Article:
Wetenschap - 24 oktober 2002

Contradictions in the Portuguese countryside

Contradictions in the Portuguese countryside

Large-scale dairy farming is not suited to the mountains of northern Portugal, despite being heavily promoted and subsidised by the Portuguese government and the EU. Given the local resources and traditional irrigation systems, this form of farming will not contribute to regional development, argues new PhD graduate Adri van den Dries.

The farmers of Tr?s-os-Montes in northern Portugal use centuries-old small-scale irrigation systems: simple physical constructions with elaborate rules for their use and management. In winter and spring, when water is abundant, the meadows are irrigated. Cattle graze and hay is also grown for winter fodder. In the summer, when water is scarcer, the fields are used to grow food crops. The system relied on large amounts of labour also being readily available.

Now the situation has changed, as many people have left the rural areas, and some of the traditional irrigation systems have been abandoned. Van den Dries redesigned some parts of these systems, such as reservoirs, so that they could still be used with less labour input. But he warns that large-scale dairy farming being promoted by the EU will not work in these areas. The strategy requires that large amounts of fodder are grown during the summer, but this area of Portugal does not have enough water to be able to do that. It would require redistribution of water by building dams and land reform, the costs of which would be high. Van den Dries believes that agrarian development can be better achieved if it is based on the strong aspects of the traditional system, building on the local resources and dealing with the labour constraints that now exist. A more successful strategy would be to market their beef as prime meat and a regional product, as their neighbours do in Galicia. | J.T.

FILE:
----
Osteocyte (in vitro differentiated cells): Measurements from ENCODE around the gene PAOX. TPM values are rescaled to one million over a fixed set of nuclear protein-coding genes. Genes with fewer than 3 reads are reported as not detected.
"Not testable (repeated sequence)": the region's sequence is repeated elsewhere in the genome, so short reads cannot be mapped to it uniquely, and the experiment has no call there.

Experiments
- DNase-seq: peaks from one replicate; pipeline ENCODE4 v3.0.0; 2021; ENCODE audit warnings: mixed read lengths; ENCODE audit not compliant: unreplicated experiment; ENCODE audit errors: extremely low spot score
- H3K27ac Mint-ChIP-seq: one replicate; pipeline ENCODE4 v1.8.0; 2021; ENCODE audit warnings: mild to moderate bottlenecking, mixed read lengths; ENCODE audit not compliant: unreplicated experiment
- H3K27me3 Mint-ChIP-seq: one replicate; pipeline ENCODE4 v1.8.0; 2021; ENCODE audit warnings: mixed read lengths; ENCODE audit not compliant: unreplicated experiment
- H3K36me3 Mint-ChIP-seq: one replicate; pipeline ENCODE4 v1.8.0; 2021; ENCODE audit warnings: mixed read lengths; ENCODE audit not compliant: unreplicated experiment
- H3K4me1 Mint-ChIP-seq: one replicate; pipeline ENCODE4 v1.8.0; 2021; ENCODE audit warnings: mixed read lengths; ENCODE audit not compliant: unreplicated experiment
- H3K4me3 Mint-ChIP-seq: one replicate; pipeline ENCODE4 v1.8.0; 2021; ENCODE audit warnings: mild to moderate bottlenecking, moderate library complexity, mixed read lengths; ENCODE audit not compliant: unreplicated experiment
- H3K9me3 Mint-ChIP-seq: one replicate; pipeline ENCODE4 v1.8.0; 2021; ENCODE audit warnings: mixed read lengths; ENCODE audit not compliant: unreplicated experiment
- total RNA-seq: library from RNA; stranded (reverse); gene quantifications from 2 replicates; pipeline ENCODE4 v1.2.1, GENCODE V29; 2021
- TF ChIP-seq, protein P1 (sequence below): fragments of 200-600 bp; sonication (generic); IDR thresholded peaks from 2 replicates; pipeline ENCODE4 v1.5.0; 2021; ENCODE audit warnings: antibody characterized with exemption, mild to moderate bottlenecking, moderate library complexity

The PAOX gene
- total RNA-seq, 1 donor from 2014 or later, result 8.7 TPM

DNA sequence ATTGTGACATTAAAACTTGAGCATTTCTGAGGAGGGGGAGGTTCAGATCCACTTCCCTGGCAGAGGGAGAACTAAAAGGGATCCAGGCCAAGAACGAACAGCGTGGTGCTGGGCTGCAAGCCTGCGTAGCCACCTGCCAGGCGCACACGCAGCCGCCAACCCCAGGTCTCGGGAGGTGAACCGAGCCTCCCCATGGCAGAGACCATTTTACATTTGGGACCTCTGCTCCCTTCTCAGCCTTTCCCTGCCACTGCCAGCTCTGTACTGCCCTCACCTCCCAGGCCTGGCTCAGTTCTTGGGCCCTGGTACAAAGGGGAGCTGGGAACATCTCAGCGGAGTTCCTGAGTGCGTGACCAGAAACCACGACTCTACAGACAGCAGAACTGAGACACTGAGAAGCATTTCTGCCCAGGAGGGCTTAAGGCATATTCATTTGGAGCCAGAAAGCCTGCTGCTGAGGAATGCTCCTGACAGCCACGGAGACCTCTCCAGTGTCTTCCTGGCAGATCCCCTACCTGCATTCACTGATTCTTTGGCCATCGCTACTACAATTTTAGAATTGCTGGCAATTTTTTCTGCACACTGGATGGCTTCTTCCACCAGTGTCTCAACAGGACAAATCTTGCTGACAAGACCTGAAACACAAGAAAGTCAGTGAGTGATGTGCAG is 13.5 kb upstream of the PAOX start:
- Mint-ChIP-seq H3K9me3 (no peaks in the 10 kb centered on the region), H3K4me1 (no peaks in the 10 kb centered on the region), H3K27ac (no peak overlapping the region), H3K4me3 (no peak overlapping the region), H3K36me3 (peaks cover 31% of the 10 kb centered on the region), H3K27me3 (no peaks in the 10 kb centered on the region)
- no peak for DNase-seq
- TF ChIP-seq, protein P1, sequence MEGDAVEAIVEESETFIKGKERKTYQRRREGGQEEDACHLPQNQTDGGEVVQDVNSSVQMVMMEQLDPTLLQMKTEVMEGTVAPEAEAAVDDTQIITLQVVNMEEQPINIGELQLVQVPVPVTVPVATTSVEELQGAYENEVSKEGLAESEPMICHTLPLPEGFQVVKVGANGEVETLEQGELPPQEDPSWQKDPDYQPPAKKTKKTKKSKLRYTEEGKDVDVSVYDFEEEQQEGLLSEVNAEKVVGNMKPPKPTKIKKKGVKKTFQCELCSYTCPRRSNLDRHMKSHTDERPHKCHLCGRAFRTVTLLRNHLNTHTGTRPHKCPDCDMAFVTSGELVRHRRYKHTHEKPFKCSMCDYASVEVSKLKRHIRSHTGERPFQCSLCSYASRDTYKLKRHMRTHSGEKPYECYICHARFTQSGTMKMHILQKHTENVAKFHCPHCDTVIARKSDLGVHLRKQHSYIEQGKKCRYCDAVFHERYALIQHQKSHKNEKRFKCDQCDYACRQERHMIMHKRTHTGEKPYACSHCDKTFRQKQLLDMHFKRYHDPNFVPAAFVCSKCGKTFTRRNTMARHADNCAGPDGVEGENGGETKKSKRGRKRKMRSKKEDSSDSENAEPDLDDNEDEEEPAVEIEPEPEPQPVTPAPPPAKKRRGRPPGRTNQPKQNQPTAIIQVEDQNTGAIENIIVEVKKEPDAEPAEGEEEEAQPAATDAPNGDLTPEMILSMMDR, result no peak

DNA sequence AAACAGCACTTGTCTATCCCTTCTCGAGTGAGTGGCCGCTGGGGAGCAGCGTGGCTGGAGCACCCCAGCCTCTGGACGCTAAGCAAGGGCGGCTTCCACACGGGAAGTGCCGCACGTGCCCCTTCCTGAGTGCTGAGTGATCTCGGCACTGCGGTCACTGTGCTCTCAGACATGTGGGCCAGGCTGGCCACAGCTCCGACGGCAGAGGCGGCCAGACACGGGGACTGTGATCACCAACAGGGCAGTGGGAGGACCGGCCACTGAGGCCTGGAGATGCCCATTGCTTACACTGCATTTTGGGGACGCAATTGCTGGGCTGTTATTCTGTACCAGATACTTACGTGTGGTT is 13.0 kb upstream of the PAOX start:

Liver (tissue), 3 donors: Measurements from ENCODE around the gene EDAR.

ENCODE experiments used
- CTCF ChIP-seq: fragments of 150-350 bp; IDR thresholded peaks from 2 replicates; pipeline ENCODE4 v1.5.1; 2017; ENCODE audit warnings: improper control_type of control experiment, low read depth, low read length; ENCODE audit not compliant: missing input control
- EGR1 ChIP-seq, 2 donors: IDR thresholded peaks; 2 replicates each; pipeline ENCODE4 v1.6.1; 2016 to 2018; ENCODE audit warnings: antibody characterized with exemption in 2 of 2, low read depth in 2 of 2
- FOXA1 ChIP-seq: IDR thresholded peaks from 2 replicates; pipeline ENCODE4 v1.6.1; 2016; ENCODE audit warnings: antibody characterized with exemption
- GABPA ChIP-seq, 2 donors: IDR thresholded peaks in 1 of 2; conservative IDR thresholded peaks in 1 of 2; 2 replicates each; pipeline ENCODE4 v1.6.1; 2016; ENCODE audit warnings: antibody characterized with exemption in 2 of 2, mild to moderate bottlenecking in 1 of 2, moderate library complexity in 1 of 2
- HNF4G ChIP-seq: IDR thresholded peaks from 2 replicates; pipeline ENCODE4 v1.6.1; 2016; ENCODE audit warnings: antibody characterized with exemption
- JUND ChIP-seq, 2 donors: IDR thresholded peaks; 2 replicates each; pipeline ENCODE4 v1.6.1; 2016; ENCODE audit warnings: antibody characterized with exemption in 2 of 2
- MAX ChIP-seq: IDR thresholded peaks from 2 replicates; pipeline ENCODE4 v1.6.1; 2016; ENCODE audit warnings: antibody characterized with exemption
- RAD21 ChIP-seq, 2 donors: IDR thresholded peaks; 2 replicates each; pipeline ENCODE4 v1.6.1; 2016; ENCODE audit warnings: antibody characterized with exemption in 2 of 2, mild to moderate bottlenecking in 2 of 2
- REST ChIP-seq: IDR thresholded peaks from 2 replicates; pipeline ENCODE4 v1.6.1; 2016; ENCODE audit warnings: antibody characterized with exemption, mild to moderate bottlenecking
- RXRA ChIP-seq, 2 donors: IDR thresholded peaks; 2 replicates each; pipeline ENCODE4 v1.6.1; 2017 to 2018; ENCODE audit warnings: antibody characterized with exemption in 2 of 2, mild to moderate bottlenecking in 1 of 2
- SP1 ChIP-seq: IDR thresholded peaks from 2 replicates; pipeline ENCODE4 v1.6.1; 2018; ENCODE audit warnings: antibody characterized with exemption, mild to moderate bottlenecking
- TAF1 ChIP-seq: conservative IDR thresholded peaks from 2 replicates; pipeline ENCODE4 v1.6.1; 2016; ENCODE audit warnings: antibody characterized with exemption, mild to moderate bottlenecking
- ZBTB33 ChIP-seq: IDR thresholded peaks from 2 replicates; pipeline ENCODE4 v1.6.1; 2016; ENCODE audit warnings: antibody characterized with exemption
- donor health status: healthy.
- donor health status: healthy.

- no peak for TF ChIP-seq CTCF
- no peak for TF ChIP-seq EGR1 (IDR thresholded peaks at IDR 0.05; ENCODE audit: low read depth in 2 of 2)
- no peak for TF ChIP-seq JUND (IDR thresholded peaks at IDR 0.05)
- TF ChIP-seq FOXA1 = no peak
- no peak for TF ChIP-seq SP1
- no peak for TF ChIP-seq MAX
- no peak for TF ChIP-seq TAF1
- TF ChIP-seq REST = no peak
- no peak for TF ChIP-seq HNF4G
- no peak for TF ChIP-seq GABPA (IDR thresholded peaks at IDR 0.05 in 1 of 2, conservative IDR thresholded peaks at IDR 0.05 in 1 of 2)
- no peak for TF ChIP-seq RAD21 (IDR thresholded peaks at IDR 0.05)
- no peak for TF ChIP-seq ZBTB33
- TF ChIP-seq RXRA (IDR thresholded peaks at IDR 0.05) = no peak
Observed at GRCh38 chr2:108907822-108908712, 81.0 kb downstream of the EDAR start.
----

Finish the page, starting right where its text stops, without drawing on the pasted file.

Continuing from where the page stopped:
Dr Adri van den dries defended his PhD on 15 October. He was supervised by Prof. Jan Douwe van der Ploeg of the Rural Sociology Group, Wageningen University.